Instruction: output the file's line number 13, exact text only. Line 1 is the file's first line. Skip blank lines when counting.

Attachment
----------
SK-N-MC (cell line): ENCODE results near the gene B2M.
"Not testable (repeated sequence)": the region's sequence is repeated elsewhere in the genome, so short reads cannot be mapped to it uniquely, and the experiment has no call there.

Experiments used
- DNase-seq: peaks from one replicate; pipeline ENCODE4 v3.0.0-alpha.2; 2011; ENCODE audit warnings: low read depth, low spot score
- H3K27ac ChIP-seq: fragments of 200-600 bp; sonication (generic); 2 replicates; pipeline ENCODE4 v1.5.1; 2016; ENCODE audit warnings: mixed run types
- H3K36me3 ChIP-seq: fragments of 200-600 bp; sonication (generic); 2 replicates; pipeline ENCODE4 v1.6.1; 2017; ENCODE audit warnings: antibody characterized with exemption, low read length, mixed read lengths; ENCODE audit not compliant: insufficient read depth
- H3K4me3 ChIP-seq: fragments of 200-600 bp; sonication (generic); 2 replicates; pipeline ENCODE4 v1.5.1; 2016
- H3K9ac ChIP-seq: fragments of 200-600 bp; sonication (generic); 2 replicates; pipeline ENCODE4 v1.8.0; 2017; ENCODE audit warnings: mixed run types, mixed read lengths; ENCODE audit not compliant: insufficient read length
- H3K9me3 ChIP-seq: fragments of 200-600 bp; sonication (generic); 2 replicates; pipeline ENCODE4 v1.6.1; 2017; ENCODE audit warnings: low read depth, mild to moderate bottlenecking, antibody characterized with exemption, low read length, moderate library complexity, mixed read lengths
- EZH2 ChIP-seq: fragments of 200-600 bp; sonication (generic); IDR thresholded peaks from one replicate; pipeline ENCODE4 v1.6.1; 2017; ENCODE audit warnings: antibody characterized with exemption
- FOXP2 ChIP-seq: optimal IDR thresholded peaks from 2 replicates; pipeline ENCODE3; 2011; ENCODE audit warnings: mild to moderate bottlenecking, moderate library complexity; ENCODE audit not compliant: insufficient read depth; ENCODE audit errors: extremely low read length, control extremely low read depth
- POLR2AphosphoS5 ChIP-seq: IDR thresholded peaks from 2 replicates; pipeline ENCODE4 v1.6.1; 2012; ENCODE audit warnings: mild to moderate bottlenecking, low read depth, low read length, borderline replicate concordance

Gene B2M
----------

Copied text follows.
Gene B2M